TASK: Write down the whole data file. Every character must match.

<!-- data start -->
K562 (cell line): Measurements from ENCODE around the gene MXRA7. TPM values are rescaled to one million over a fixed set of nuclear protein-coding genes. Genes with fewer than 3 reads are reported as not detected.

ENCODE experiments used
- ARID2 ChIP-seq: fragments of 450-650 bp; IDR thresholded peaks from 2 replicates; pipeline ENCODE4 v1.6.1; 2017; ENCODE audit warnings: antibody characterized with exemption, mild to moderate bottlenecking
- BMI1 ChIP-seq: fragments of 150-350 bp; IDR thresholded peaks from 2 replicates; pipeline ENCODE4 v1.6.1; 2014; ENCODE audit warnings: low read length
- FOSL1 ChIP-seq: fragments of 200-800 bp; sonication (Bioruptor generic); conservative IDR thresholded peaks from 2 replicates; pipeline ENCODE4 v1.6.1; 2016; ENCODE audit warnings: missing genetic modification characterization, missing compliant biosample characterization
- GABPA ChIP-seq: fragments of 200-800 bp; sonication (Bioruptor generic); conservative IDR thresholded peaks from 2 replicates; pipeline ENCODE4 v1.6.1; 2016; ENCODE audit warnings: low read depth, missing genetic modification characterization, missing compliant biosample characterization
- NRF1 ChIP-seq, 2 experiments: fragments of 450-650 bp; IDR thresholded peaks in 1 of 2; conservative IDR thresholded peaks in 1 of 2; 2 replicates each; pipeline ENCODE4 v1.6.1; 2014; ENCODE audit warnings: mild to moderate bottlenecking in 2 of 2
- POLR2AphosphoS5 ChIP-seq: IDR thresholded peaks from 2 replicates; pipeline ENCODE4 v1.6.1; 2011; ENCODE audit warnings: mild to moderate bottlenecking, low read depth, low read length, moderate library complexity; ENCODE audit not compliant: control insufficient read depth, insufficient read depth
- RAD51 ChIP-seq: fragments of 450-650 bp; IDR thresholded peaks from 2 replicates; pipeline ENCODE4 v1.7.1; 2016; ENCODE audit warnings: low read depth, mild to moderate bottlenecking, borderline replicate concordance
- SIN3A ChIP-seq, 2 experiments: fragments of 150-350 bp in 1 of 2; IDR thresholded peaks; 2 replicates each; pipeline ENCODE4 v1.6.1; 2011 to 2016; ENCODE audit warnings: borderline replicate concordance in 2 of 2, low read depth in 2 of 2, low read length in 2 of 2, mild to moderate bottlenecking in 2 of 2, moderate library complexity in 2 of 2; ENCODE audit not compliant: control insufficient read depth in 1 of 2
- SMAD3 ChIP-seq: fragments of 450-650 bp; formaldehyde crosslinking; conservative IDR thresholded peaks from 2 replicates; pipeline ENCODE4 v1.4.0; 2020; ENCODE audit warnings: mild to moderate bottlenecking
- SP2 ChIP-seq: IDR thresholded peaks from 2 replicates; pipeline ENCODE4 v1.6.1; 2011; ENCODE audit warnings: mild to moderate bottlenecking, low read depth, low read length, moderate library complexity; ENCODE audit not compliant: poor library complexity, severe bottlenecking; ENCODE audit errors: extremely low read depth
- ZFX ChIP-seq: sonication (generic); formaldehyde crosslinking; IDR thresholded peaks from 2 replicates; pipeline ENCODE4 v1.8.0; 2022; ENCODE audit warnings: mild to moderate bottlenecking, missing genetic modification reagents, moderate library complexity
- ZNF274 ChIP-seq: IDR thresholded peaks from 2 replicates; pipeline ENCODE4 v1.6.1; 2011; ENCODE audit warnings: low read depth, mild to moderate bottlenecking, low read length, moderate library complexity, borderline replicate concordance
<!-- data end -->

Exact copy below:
K562 (cell line): Measurements from ENCODE around the gene MXRA7. TPM values are rescaled to one million over a fixed set of nuclear protein-coding genes. Genes with fewer than 3 reads are reported as not detected.

ENCODE experiments used
- ARID2 ChIP-seq: fragments of 450-650 bp; IDR thresholded peaks from 2 replicates; pipeline ENCODE4 v1.6.1; 2017; ENCODE audit warnings: antibody characterized with exemption, mild to moderate bottlenecking
- BMI1 ChIP-seq: fragments of 150-350 bp; IDR thresholded peaks from 2 replicates; pipeline ENCODE4 v1.6.1; 2014; ENCODE audit warnings: low read length
- FOSL1 ChIP-seq: fragments of 200-800 bp; sonication (Bioruptor generic); conservative IDR thresholded peaks from 2 replicates; pipeline ENCODE4 v1.6.1; 2016; ENCODE audit warnings: missing genetic modification characterization, missing compliant biosample characterization
- GABPA ChIP-seq: fragments of 200-800 bp; sonication (Bioruptor generic); conservative IDR thresholded peaks from 2 replicates; pipeline ENCODE4 v1.6.1; 2016; ENCODE audit warnings: low read depth, missing genetic modification characterization, missing compliant biosample characterization
- NRF1 ChIP-seq, 2 experiments: fragments of 450-650 bp; IDR thresholded peaks in 1 of 2; conservative IDR thresholded peaks in 1 of 2; 2 replicates each; pipeline ENCODE4 v1.6.1; 2014; ENCODE audit warnings: mild to moderate bottlenecking in 2 of 2
- POLR2AphosphoS5 ChIP-seq: IDR thresholded peaks from 2 replicates; pipeline ENCODE4 v1.6.1; 2011; ENCODE audit warnings: mild to moderate bottlenecking, low read depth, low read length, moderate library complexity; ENCODE audit not compliant: control insufficient read depth, insufficient read depth
- RAD51 ChIP-seq: fragments of 450-650 bp; IDR thresholded peaks from 2 replicates; pipeline ENCODE4 v1.7.1; 2016; ENCODE audit warnings: low read depth, mild to moderate bottlenecking, borderline replicate concordance
- SIN3A ChIP-seq, 2 experiments: fragments of 150-350 bp in 1 of 2; IDR thresholded peaks; 2 replicates each; pipeline ENCODE4 v1.6.1; 2011 to 2016; ENCODE audit warnings: borderline replicate concordance in 2 of 2, low read depth in 2 of 2, low read length in 2 of 2, mild to moderate bottlenecking in 2 of 2, moderate library complexity in 2 of 2; ENCODE audit not compliant: control insufficient read depth in 1 of 2
- SMAD3 ChIP-seq: fragments of 450-650 bp; formaldehyde crosslinking; conservative IDR thresholded peaks from 2 replicates; pipeline ENCODE4 v1.4.0; 2020; ENCODE audit warnings: mild to moderate bottlenecking
- SP2 ChIP-seq: IDR thresholded peaks from 2 replicates; pipeline ENCODE4 v1.6.1; 2011; ENCODE audit warnings: mild to moderate bottlenecking, low read depth, low read length, moderate library complexity; ENCODE audit not compliant: poor library complexity, severe bottlenecking; ENCODE audit errors: extremely low read depth
- ZFX ChIP-seq: sonication (generic); formaldehyde crosslinking; IDR thresholded peaks from 2 replicates; pipeline ENCODE4 v1.8.0; 2022; ENCODE audit warnings: mild to moderate bottlenecking, missing genetic modification reagents, moderate library complexity
- ZNF274 ChIP-seq: IDR thresholded peaks from 2 replicates; pipeline ENCODE4 v1.6.1; 2011; ENCODE audit warnings: low read depth, mild to moderate bottlenecking, low read length, moderate library complexity, borderline replicate concordance